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Now that the Michigan sports betting and iGaming bills are in the Senate, Gov. Gretchen Whitmer is back at the table for discussions.
Sen. Curtis Hertel Jr. tells Legal Sports Report that he spoke with the governor’s office and industry stakeholders this week.
He is working to find a middle ground on how Michigan sports betting would be taxed. The administration holds concerns that mobile gaming and wagering could cannibalize the state’s internet lottery revenue, 25% of which goes to the public school system. A similar worry helped scuttle a Michigan bill passed late last year.
“She has expressed concerns, and I don’t think any of it is beyond fixable,” Hertel said of Gov. Whitmer. “I certainly appreciate her engagement, unlike the last governor who basically didn’t engage and then vetoed the bills anyway.”
Internet gaming and sports betting bills were expected to be on their way to passage in Michigan this year. Whitmer later released a Michigan Department of Treasury analysis in June that requested much higher taxes and fees than Rep. Brandt Iden had in the legislation.
Iden said he couldn’t get the administration to come to the table to negotiate. It didn’t help that Iden and Republican lawmakers in the state feuded with the Democratic governor over the state budget.
Stakeholders agreed to raise the tax rate to 8.75% for tribal casinos and 12% for commercial casinos. That’s fairly far off from the 15% and 18.25%, respectively, asked for by Whitmer. The initial license fee of $100,000 and renewal of $50,000 are not close to the $1 million and $500,000 the governor wanted from the largest casinos.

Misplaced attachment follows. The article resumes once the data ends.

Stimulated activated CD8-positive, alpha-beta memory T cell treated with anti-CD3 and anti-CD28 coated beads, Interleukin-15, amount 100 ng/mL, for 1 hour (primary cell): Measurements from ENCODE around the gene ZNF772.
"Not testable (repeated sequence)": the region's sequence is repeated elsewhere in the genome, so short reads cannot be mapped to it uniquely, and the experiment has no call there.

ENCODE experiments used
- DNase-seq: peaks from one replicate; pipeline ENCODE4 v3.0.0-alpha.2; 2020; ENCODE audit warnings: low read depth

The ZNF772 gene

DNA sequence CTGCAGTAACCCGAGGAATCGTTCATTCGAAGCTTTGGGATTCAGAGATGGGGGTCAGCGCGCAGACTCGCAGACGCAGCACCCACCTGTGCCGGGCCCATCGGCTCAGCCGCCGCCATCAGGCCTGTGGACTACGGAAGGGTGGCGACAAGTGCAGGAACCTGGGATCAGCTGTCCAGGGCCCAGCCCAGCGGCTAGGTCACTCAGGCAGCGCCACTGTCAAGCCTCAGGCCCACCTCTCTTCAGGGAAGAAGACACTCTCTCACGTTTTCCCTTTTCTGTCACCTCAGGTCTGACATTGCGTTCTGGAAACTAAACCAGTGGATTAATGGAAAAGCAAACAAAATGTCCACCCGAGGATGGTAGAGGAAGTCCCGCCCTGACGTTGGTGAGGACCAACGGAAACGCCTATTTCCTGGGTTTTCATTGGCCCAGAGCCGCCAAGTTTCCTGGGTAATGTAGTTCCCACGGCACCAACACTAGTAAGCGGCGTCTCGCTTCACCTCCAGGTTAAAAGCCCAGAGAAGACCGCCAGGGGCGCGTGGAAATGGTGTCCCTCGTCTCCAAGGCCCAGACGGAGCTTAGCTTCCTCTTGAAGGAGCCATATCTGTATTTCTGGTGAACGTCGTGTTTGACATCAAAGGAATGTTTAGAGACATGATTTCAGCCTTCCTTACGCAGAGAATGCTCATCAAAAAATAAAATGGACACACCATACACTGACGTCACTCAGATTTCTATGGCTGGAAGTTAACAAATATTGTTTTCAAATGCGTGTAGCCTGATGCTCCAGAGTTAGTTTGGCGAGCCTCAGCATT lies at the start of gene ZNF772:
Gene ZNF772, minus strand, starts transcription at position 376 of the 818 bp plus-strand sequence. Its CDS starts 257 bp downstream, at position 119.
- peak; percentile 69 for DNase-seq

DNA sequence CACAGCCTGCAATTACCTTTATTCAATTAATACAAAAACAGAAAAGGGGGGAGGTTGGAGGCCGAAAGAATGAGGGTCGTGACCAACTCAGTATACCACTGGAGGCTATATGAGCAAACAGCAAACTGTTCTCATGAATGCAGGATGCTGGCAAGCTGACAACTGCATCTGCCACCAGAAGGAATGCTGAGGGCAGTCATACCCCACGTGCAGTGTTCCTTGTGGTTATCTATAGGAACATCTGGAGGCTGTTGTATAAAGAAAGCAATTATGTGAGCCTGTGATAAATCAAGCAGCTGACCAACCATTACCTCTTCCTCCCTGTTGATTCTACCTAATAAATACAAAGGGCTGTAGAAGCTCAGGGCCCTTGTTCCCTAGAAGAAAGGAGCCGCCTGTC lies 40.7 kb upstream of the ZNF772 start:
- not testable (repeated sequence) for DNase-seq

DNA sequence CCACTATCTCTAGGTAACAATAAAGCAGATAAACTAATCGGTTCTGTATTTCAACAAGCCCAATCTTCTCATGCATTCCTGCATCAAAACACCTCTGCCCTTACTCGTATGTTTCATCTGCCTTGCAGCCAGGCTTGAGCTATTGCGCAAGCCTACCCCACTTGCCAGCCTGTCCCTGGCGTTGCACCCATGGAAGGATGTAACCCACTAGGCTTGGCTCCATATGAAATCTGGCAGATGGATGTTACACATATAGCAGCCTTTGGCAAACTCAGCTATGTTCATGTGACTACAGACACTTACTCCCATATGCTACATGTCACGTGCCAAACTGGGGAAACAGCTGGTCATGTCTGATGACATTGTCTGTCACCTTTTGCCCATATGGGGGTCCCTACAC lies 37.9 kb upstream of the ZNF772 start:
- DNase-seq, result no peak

The industry made an even larger concession for iGaming. The bills passed in the House last week, but Rep. Rebekah Warren indicated that the governor would veto both pieces of legislation in their current forms.
“I think Chairman Iden did a great job getting it this far and getting the stakeholders to agree,” Hertel said. “My job is to work with the stakeholders and governor to get further agreement. I’m absolutely confident we can get this done.”
Hertel indicated that the administration is now negotiating with gaming stakeholders, having come down at least somewhat from the larger asks in June.
He is particularly enthusiastic about the prospects of the sports betting legislation, as it doesn’t have the same concerns over cannibalizing the iLottery and hurting the School Aid Fund that the iGaming bill faces.
In case the governor strikes down only the iGaming bill, the final iteration of the Lawful Sports Betting Act passed by the House untethered it from the internet gambling bill so that mobile wagering is included in the sports betting bill.
Hertel would like to reach an agreement and get a Senate vote on the bills before the legislature breaks next week for the rest of the month. However, he sees before Christmas as a more realistic goal.
If changes are made by the Senate, the bills would return to the House for a vote of concurrence before heading to the governor.
“We’re making progress,” Hertel said. “We’re going to make sure these bills get done, signed and that people have access to all this by the beginning of next year. Our goal is certainly to have sports betting before the Super Bowl, not that the Lions will be in it.”
As the Senate point person assisting in negotiations between industry stakeholders and the administration, Hertel brings a strong relationship with Whitmer.
Hertel worked closely with the governor on the budget from his position of minority vice chair of the Senate Appropriations Committee.
He is sitting in the Senate chair previously occupied by Whitmer. Hertel ran for Senate District 23 representing East Lansing in 2014 as Whitmer was finishing her two terms.
After graduating from Michigan State University (where she received a bachelor’s degree in communications, intending to be a sports broadcaster, before pursuing a law degree), Whitmer worked as a staffer for Hertel’s father when he was Speaker of the House in the Michigan legislature.